“The Magus” Month – Introduction



[Explanation of Reading Journal Entries/Ratings]

Post 1/9

Post 2/9

Post 3/9

Post 4/9

Post 5/9

Post 6/9

Post 7/9

Post 8/9

Post 9/9

Originally published in 1965; the 1977 revised edition is now the default version on the market. Unfortunately. (We’ll get there.)

4.5 out of 5 stars. (original version)

3 out of 5 stars. (revised version) 

The Plot:

Nicholas Urfe is a not-very-good schoolteacher with romantic ideas of himself as a solitary heart and poet. (Really, he’s kind of a womanizing bastard.) He accepts a teaching job on a breathtaking but isolated Greek Island and meets Maurice Conchis, an eccentric, wealthy man who interacts with few outsiders. Conchis tells Nicholas stories of the past, weaving reality and fiction while claiming powers verging on the supernatural. When Conchis reveals a beautiful young woman staying with him – claiming she is a ghost – Nicholas’s infatuation draws him into Conchis’s mysteries and deceits.

John Fowles (1926 – 2005) was an English author, probably best known now for The French Lieutenant’s Woman. Along with novels, he wrote poetry, essays, and translations. Several of his books have been made into films (The Collector and The Magus, along with FLW).

I love most of his fiction despite problematic areas and themes (for a self-proclaimed feminist… ah, we’ll get into that enough later). His intense romanticism sounds incredible when read by my mind-narrator. (I’m using romanticism in the textbook/Wikipedia sense: “characterized by its emphasis on emotion and individualism as well as glorification of all the past and nature.”) I love Fowles’s use of language, the rhythms in his sentence constructs, his experiments with narrative to create layers of reality and meaning.

His work requires an active relationship between author and audience: the reader must find the meaning for herself. My interpretations of his books will vary greatly from another reader’s; we’re using our own dreams and subconscious to find our way. Fowles addresses this in his Forward to the revised version of The Magus:

Novels, even much more lucidly conceived and controlled ones than this, are not like crossword puzzles, with one unique set of correct answers behind the clues (…) If The Magus has any ‘real significance’, it is no more than that of the Rorschach test in psychology. Its meaning is whatever reaction it provokes in the reader, and so far as I am concerned there is no given ‘right’ reaction.


It’s not surprising that I interpret much of The Magus as a novel about writing novels; an allegory about the creative process, the difficulty of creating characters and then trying to control them, of inspiration and muses, of the author’s power to create different realities and travel through time.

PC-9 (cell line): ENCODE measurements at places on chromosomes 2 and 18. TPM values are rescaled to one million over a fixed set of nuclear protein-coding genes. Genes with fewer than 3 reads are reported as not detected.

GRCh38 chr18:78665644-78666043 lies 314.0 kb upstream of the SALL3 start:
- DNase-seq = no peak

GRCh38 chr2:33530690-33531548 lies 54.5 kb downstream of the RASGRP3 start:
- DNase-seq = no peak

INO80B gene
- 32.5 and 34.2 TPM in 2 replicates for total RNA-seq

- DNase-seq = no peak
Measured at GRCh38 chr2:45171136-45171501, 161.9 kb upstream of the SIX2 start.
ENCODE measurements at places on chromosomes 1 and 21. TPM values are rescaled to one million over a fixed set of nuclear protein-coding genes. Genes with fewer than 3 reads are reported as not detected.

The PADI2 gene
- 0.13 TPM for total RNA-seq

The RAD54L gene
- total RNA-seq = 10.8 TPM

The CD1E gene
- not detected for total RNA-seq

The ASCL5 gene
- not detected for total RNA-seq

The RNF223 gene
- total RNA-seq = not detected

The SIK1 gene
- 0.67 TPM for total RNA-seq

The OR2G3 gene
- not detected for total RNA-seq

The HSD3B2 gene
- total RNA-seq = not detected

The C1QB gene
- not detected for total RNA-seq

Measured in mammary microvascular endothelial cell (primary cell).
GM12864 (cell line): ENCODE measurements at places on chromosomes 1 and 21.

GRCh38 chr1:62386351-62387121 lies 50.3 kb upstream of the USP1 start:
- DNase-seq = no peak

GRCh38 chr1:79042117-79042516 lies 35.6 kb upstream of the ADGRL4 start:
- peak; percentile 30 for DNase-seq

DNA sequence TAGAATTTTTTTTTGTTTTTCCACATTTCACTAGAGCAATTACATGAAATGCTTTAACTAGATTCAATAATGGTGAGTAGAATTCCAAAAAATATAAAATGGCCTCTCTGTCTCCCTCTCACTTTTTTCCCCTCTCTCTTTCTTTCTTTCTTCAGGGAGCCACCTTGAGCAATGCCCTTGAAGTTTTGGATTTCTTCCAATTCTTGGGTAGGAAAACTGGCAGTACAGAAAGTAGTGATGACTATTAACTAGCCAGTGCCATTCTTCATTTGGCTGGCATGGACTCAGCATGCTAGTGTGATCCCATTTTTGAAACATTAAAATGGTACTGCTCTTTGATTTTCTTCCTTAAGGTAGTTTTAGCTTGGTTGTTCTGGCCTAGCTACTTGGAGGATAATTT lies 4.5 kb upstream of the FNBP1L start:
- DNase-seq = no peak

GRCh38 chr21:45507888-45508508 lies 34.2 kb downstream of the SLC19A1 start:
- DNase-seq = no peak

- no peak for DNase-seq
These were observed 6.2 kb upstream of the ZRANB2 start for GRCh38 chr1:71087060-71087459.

I won’t recommend The Magus to everyone. It falls apart as a literal narrative (which is why it’s more satisfying to find allegorical interpretations). The narrator, Nicholas, is self-consumed and unlikable. Conchis’s game never makes literal or logical sense.

But I love it anyway. And I would love to hear other interpretations/thoughts from people who have read it.

During the following month, I’m going to assemble the notes from all of my readings here (I’ve read each version twice; I have a lot of notes). It will take two posts a week to get through it by the end of August. There are several reasons this got so out of control:

The Magus is packed with references/vocabulary. Fowles had a strong working knowledge of art, history and mythology. The most daunting aspect of reading his work is handling all of these unknowns. You can enjoy the stories without looking this stuff up, but taking the time to investigate enriches the world and visual aspect. Also, I learned a bunch of cool stuff and you might learn something, too.

-I’m trying to get a grasp on why I prefer the original so much over the revision, which involves quoting similar passages from each version.

-As someone fascinated with the editing/revision process, I was intensely interested to see even very subtle changes between the two. So you will see me get excited to tell you how Fowles subtracted and added a “that” from the very same sentence in the revision! You guys, this is crazy stuff!

-And, as usual, I’ll note passages I simply like. And I like a lot in this book.

…Some housekeeping notes:

-Both versions of the book will be quoted.

In a passage attributed like this: (p.31 / r.p.37) the first number refers to the page it is found in the first edition, the second number to the page in the revision.

A passage attributed like this: (o.o.p.31) appears in the first edition only.

A passage attributed like this: (r.o.p.37) appears in the revised edition only.

-If a passage is very different between versions, the original is given, then the revised.

-If the differences come down to the addition/subtraction of a couple of words, the passage is given once with the differences marked like this:

{Words in curly braces} are in the original version and not the revised

[Words in brackets] are in the revised but not the original.

-My first edition is edited in American English. The revised (how I love the library!) uses British English. Changes between the two because of this  – colour vs color; armoury vs armory, etc. – are not noted.

-I also didn’t bother noting changes of basic punctuation. Some periods have turned into dashes between the editions; some words have gained or lost a dash (“key words” became “key-words”, etc.).

-I’m not going through every single alteration. There are some huge differences between the versions which won’t be mentioned here at all. I have chosen the passages to discuss by using my notes. I didn’t go out of my way to include anything unless it was something that stood out to me.

Whew. Shall we get started?


12 thoughts on ““The Magus” Month – Introduction

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